Text Mining Parliamentary Data Seminar: What is Really Going on?
Thursday 14 October, 2021at 17:00 - 19:00
ZOOM - registration required
What is going on in parliaments is often difficult to work out: sometimes what appears to be happening on the surface disguises a lot of things that are happening on underneath it. The meaning of any particular speech-act (or indeed other intervention) is not always as it is presented. Quite apart from the natural complexity of legislation itself, there are always sub-texts of even greater complexity. One piece of business may be artificially extended in order to prevent something else happening; procedural debates are used to advance or resist particular political agendas; legislators may say something different to what they think because of particular circumstances; they may be speaking beyond their colleagues on the benches to audiences outside, in their constituencies or through the newspapers. Speakers can be ironic or elliptical; they may use jokes which make no sense if you weren’t there; they may refer to something going on on the chamber floor which we can no longer reconstruct, or respond to unrecorded comments or heckling. Recorded speeches have already been rendered into more or less coherent sense by Hansard writers, often accidentally disguising some of the uncertainty of the speech itself. How do those who record debates deal with the complex inter-textuality (as it were) of what is happening on the floor of a chamber? Can one use digital sources to help to work out what is really going on?
Tim Hitchcock, University of Sussex, UK, “Historical speech in three dimensions - the Old Bailey courtroom as a performance space”
Parliaments, courts, theatres, and churches - they all witnessed complex, highly choreographed verbal exchanges, that have come down to us as flat printed text. By reconstructing the courtroom as a precise digital space, and coding for speech and speakers it becomes possible to reconstruct the dynamic interchange that preceded print. This presentation suggests that by adding speech and space to the Old Bailey Proceedings the changing character of the historical trial can be revealed and evidenced.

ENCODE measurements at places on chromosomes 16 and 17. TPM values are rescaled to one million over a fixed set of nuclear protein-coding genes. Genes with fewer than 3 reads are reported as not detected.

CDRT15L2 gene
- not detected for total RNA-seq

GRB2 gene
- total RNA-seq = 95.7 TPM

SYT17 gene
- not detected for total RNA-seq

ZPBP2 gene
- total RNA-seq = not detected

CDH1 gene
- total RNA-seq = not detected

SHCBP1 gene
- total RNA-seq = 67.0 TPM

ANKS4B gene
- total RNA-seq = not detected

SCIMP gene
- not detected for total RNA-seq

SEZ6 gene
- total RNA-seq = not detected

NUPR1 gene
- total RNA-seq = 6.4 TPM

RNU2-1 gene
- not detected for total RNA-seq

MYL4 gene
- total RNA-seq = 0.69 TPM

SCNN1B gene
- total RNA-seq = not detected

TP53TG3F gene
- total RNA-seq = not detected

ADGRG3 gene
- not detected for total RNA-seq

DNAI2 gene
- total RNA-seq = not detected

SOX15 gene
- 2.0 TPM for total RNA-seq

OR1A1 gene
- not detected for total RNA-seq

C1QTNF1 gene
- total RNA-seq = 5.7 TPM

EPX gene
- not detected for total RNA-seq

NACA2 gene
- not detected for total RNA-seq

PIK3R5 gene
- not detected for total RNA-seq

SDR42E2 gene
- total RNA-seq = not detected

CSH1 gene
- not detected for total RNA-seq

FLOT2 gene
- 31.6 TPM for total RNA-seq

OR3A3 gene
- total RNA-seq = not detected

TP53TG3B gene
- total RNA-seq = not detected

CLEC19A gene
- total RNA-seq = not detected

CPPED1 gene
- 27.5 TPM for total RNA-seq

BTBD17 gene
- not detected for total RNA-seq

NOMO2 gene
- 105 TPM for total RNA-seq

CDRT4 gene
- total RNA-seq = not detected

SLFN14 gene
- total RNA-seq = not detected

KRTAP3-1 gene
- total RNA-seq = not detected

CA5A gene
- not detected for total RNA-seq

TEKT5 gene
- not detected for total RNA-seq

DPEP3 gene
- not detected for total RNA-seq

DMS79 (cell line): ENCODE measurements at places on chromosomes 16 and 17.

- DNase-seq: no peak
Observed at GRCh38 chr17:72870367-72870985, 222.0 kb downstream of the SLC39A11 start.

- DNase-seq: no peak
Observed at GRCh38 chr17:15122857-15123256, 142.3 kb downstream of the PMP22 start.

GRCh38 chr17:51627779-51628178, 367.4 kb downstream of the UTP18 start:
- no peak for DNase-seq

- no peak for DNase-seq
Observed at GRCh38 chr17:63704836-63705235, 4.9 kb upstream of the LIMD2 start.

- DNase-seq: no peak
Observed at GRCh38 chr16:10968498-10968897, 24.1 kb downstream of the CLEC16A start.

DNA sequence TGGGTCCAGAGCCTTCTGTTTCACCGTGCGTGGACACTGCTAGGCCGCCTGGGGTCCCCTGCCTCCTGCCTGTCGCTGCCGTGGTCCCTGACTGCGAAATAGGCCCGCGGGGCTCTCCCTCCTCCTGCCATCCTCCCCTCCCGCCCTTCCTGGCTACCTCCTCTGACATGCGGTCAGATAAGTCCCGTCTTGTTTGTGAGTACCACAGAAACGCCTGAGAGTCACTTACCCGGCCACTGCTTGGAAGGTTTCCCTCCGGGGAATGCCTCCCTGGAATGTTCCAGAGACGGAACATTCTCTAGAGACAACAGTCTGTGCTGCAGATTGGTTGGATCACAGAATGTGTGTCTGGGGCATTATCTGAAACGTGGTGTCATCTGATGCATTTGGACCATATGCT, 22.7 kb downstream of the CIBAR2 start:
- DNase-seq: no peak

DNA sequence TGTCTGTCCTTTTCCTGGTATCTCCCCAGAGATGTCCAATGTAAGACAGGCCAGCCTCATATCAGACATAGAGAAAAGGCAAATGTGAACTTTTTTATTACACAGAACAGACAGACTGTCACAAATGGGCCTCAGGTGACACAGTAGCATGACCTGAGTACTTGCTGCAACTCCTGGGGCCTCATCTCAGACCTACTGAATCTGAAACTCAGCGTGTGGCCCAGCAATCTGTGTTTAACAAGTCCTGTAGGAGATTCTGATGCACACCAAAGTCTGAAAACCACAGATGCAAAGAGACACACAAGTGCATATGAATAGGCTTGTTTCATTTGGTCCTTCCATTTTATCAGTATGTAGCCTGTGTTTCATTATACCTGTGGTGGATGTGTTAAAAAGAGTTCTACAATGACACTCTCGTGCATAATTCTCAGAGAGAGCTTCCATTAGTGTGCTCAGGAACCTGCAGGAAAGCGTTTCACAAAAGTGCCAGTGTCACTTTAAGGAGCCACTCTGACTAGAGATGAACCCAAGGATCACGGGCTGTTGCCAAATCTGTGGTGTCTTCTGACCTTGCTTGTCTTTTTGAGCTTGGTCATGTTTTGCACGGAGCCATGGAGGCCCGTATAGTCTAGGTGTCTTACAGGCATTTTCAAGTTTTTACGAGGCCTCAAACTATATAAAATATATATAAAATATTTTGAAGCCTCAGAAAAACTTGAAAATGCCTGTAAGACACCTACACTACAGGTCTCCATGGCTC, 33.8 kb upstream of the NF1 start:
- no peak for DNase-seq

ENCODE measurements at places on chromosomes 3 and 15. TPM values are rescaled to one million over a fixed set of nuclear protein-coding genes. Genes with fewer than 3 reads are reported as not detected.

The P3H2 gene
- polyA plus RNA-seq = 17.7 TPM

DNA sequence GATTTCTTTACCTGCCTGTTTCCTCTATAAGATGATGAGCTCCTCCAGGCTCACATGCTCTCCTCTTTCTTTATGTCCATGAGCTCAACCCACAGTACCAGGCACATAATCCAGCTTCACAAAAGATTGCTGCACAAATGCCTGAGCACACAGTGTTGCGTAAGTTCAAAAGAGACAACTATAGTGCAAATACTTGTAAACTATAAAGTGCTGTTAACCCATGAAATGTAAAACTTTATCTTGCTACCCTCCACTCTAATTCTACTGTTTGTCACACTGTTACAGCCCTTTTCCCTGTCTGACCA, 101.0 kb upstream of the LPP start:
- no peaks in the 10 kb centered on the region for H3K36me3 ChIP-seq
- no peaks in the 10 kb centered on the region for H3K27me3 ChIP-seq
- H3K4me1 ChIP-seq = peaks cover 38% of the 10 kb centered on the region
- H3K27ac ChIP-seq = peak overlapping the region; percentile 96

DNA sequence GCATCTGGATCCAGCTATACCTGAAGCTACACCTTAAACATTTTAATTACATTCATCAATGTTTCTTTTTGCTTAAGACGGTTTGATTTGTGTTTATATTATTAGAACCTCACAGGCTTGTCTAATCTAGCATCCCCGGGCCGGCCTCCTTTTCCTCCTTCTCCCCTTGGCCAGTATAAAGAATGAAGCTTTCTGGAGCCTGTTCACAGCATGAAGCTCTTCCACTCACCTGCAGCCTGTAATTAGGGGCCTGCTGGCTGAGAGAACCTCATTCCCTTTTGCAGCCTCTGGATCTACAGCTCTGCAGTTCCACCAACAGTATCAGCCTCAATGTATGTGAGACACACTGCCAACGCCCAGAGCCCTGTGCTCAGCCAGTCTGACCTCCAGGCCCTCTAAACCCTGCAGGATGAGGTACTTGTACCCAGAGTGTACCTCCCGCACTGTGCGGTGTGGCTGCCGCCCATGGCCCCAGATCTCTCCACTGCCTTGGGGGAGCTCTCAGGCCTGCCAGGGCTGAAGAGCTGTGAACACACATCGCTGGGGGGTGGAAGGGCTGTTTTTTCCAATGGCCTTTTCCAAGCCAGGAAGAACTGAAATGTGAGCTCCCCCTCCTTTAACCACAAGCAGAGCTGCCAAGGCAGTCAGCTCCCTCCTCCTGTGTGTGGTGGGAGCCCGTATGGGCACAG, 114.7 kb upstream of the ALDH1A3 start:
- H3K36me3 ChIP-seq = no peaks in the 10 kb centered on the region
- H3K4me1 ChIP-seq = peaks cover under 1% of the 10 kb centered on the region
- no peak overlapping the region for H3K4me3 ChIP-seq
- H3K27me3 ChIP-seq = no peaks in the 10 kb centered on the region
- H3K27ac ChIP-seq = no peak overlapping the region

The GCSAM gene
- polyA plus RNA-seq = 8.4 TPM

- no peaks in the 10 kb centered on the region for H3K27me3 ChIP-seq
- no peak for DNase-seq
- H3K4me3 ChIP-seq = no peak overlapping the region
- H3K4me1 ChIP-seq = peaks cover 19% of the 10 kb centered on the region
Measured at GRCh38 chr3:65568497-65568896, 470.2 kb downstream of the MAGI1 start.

Josephine Hoegaerts, Helsinki University, Finland, “Sound readings, sensuous recordings. Attending to the senses in transcripts of political speech”
Records of political speech - like parliamentary reports such as Hansard or the Annales Parlementaires, but also reports of public speech in the press - are most readily seen as transcripts of discourse. They have been analysed for their content, their ideological charge, their style, their cultural connotations, but they also contain important clues about the embodied behaviour that accompanied political speech, and perhaps most notably about the acoustic aspects of political speech and its practices. Approaching them as recordings, and not only as records, opens up new avenues of research in political practice and performance, including for those periods that precede audio-visual technology. Relying on the new possibilities offered by digitized records as well as sound studies approaches to recording, I hope to gesture toward some of those avenues.
Kaspar Beelen and Maria Coll Ardanuy, Turing Institute, UK, “Studying parliamentary discourse at scale requires a more profound analysis of texts”
One that goes beyond the surface structure (i.e. the sequence of words) and penetrates the level of meaning, taking into account the subtle distinctions and ambiguities that permeate the language of MPs. In this presentation, we demonstrate how computational methods can assist with the semantic analysis of historical texts, focussing on fine-grained sense detection in nineteenth century documents. We also show that making methods and models sensitive to time—the historical context in which texts were produced—generally improves the accuracy of automatic sense disambiguation.
Registration and Participation
This session is held in ZOOM and to participate you will need to register. Sign up using the form below to recieve a link to the meeting.